A Canadian man accused of fatally shooting his ex-girlfriend in Oak Brook after researching the death penalty told a DuPage County judge Monday he wants to plead guilty.
Dmitry Smirnov, 21, of Surrey, British Columbia, faces five counts of first-degree murder in the April 13 killing of 36-year-old Jitka Vesel. If convicted, he could be sentenced to up to life in prison.
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In court Monday, Smirnov's public defender told Judge Blanche Hill Fawell his client had just disclosed his intention to plead guilty. When the judge asked if he was aware of his rights, Smirnov responded affirmatively.
"I understand," he said. "I just want to plead guilty."
Smirnov could enter the plea as early as Friday. Fawell held over the case until then to give prosecutors time to notify the victim's family and prepare a proffer of evidence.
She also advised Smirnov to continue consultations with his attorney.
"I would really caution you to talk to your attorney -- and ask any questions you have," Fawell told him. "Just so you understand, you have every right to change your mind."
Prosecutors said Smirnov called police and gave a videotaped confession, just hours after he ambushed Vesel and shot her several times in the head and body.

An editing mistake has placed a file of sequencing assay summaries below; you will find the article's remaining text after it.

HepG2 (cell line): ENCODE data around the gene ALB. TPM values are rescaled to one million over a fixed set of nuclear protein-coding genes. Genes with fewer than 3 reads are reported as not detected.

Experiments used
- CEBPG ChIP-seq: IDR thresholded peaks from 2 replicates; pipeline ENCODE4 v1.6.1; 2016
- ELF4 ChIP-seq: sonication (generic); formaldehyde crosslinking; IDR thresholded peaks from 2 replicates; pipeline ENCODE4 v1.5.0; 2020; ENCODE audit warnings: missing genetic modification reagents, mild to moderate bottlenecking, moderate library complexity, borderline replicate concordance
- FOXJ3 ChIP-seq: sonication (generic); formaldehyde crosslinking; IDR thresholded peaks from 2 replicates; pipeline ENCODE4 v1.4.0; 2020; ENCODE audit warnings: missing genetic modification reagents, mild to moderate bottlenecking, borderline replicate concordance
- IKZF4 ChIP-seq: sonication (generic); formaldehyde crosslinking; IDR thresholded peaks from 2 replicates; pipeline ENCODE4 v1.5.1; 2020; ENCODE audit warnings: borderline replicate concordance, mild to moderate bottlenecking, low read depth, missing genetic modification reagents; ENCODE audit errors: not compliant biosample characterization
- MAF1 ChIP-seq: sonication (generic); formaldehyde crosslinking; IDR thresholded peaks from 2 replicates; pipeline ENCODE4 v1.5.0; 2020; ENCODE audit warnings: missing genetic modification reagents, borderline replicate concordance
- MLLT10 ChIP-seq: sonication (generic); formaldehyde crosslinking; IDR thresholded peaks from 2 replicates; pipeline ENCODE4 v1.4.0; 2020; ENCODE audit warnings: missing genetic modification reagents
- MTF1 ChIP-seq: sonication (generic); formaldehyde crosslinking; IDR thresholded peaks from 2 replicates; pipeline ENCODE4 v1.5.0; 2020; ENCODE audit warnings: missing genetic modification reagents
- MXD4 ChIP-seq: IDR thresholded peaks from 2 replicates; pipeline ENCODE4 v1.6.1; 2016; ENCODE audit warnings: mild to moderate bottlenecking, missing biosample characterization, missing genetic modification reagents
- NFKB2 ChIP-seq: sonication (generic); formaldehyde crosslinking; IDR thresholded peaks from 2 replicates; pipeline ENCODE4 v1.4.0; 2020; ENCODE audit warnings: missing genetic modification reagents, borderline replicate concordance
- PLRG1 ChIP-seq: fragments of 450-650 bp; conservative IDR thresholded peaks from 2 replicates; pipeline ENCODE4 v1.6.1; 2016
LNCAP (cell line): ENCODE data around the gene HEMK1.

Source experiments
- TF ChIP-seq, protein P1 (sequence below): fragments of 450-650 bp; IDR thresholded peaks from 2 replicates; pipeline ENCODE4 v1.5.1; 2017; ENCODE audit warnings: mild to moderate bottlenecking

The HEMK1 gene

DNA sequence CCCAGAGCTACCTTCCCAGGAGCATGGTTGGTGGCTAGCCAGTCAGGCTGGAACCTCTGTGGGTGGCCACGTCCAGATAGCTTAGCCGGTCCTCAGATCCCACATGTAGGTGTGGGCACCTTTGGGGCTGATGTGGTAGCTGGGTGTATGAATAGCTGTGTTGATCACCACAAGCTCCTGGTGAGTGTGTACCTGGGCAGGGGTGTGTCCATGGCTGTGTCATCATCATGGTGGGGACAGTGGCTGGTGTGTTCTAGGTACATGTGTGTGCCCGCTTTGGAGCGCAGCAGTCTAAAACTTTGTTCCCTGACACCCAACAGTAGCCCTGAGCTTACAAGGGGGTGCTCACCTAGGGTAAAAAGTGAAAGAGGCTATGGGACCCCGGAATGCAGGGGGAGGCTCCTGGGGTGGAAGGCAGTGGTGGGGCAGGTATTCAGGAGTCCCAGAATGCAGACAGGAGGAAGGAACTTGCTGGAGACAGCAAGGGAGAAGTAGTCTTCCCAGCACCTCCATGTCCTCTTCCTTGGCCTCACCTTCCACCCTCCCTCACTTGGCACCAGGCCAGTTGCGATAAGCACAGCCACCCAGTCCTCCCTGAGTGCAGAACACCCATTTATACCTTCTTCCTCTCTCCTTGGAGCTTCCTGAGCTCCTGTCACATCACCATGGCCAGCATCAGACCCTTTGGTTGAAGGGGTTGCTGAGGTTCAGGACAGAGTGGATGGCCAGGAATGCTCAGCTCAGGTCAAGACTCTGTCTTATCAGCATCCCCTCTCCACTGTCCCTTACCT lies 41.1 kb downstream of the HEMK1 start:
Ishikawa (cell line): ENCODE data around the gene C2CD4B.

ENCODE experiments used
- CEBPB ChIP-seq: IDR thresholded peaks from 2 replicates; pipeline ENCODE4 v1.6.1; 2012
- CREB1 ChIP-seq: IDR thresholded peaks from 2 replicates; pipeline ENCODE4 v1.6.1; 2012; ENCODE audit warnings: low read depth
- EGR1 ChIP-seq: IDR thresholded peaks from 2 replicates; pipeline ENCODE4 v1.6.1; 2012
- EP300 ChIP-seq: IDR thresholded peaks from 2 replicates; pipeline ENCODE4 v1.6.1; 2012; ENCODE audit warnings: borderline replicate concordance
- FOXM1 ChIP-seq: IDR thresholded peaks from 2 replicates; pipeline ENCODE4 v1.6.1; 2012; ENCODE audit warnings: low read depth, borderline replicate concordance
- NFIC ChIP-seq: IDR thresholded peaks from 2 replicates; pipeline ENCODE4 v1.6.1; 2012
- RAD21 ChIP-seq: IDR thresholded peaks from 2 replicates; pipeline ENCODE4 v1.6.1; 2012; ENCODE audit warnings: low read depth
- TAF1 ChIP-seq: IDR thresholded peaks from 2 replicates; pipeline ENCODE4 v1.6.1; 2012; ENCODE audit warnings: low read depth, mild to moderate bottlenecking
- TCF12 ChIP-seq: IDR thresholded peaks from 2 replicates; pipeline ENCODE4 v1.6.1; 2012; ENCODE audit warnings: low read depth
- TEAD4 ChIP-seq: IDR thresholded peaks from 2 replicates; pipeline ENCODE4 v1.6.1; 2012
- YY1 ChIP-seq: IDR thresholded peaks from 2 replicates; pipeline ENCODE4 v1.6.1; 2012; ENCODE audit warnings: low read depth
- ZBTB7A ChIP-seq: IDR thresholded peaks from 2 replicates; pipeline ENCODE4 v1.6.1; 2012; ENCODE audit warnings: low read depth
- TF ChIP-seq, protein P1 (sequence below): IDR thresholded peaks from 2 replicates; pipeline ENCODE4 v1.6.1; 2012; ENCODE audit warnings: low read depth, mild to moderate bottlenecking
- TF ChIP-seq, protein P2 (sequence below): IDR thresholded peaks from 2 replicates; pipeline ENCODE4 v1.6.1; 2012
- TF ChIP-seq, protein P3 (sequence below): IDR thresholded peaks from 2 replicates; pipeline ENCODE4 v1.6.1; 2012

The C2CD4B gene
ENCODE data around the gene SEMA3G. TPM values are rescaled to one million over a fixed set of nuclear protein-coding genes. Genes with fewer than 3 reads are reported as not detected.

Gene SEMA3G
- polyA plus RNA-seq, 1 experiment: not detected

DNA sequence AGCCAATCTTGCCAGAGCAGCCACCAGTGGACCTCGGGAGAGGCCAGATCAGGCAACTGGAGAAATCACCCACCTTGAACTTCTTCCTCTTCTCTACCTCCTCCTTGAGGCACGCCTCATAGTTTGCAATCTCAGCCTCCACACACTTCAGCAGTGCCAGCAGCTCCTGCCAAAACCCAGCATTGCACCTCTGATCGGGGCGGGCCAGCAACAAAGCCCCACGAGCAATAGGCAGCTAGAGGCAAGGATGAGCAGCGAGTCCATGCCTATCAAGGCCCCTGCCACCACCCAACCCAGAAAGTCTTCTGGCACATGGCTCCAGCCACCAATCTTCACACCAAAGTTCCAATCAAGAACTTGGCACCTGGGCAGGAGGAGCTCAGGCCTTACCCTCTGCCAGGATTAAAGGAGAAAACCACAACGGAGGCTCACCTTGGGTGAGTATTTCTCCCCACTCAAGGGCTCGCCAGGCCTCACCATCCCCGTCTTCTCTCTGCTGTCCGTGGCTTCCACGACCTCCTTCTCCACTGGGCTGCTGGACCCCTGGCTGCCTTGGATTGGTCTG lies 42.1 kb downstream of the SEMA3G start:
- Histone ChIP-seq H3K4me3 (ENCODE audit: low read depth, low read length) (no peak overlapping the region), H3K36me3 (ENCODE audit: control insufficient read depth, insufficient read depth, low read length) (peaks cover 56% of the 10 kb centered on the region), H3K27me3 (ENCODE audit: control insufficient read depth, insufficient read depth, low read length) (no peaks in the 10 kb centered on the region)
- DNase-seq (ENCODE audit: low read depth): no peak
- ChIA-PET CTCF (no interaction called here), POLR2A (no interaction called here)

The killing happened about 9 p.m. in a parking lot at the offices of a Czechoslovak fraternity on the 100 block of West 22nd Street, where Vesel had been volunteering. At one point during the attack, prosecutors said, Smirnov reloaded and continued to fire.
Authorities said Smirnov met Vesel through an online dating service in 2008 and went on to have a relationship with her in Illinois. Vesel later reunited with an old boyfriend, and Smirnov moved back to Canada, though prosecutors said he continued to call her and send emails.
About three weeks before the slaying, prosecutors said, Smirnov traveled from Canada to Seattle and bought a .40-caliber handgun and ammunition, then returned to the Chicago area and looked up Vesel's most recent address.
He is accused of locating Vesel in Oak Brook by affixing a tracking device to the bottom of her vehicle. Authorities said a laptop computer later found in Smirnov's possession showed he also researched the death penalty, which had been abolished in Illinois a month earlier.
A group of apparent friends or relatives of Vesel's declined to comment outside of court Monday. Smirnov remained in the county jail without bond.